Fake it till you make it
Or - as the psychiatrist Harry Stack Sullivan says - it's 'easier to act yourself into a new way of feeling, then it is to feel yourself into a new way of acting'.
No, that doesn't mean that you should just - you know - face the fear and do it anyway. Meaning you now have to throw yourself into something that scares the living daylights out of you (when has that ever worked?)!
Instead it means choosing actions that gradually help you move toward your goal. Choosing those actions that - by the sheer act of achieving them alone - are going to boost your confidence.
Confidence in something changing as a result (Can happen)
You know how some people can never loose weight, even if they live on nothing? Turns out that there is a complicated scientific reason behind that, to do with bacteria in your gut.
But imagine you being that person. Who never can shed even an ounce of weight, no matter what diet you try. No matter what you do.
You start to think that it is hopeless. That whatever you do will not bring about any change. You may be great at following a diet. But if there is no change of anything happening as a result you'll soon lose confidence.
Changing the story
With the above example in mind, now that you know that the fact that you can't lose any weight may well have to do with the different type of bacteria in your gut, you can choose to change the narrative. Change the story.
Because now there is a glimmer of hope. It's not you and your efforts. It's not that it's hopeless. It's the fact that you don't know what the make-up of your gut biome is, nor what you should eat and drink to change that. And THAT you can fix!
Well, this doesn't only apply to diets. Changing the story helps for other situations too!
Widening your horizons
How do you know if something can be done (Can happen) if you've never seen it done before? If in your immediate family or circle of friends you don't know of anyone who has done what you want to do. Or who are scared for your or not supportive when it comes to the change you want to make.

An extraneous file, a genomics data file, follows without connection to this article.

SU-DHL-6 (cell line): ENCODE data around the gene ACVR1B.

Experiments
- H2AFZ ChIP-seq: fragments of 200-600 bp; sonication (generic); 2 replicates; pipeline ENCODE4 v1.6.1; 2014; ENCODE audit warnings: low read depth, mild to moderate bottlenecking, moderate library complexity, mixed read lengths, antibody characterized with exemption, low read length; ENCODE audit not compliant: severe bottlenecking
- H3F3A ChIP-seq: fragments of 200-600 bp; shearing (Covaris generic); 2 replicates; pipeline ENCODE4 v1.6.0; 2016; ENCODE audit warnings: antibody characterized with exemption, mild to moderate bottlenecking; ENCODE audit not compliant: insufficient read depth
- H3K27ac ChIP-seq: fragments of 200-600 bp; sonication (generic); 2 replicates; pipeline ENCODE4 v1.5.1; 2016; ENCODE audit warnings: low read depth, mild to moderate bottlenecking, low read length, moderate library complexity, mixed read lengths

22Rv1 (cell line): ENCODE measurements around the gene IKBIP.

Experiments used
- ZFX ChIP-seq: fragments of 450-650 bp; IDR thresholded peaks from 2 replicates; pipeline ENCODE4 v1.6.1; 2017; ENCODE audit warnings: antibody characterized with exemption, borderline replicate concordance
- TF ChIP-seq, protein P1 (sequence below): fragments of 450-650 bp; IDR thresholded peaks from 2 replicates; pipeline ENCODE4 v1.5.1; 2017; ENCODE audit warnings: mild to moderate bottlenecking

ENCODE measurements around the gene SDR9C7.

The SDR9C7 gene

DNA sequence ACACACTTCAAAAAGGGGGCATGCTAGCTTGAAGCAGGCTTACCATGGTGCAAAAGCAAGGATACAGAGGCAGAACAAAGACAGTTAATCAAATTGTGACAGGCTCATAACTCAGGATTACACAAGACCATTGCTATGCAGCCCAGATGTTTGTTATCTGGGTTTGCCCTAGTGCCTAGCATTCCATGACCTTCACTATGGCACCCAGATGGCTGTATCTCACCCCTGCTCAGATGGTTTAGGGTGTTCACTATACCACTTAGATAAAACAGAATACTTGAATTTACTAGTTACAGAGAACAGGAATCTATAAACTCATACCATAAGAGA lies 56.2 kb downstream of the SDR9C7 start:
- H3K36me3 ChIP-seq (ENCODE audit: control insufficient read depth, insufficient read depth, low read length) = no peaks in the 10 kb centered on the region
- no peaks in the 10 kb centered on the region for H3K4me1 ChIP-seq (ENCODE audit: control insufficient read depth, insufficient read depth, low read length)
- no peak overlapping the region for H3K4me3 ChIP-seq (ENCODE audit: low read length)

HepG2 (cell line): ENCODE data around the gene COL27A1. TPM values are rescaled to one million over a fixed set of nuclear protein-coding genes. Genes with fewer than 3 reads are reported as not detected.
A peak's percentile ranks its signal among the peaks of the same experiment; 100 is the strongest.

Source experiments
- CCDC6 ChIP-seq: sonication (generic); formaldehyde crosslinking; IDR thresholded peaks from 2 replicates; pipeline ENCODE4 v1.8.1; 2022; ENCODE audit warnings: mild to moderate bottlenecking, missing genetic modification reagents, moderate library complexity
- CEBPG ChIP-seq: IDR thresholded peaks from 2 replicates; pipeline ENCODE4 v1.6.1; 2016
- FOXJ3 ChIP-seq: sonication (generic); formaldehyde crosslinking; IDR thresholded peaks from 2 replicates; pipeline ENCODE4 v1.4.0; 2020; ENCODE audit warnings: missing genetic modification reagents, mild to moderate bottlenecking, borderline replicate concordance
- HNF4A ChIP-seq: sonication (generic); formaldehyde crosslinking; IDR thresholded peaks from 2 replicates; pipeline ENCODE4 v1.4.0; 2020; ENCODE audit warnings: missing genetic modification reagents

All of that will not help you to see the possibilities. Which means that you're going to have to do work. To deliberately widen your horizon. To find out about possibilities. To get curious.
Eight practical things you can do to become more confident in your career change
1. Understand why you're not confident
You may have this vague sense of unease. You call it lack of confidence. You may even call it 'Impostor Syndrome'. But what is it?
Just a reminder:
If you believe you are not good enough, based on past experiences: you could well have a lack of self-esteem.
You KNOW you're good enough, but you don't FEEL it: This imbalance between what you know to be true - based on your accomplishments and the skills you know you have - and what you're feeling is called Impostor Syndrome. When you feel that you're about to be found out. Any. Moment. Now.
Forward looking: If you don't feel confident in what you're about to embark on. Because of reasons of 'Can do' or 'Can happen'.
Whatever it is, identify what is holding you back. So that you can take active steps to improve.
2. Adopt a growth mindset
The best way to improve your belief in 'Can do' is to believe that - even if you can't do something now - you will be able to learn. All of us started not being able to do something. We learned along the way. And throughout our lives we will continue to be able to learn.
Adopting a growth mindset, understanding that there is always more to learn, and that you're capable of learning something new, is the first step on embracing your 'Can do'.
3. Learn by doing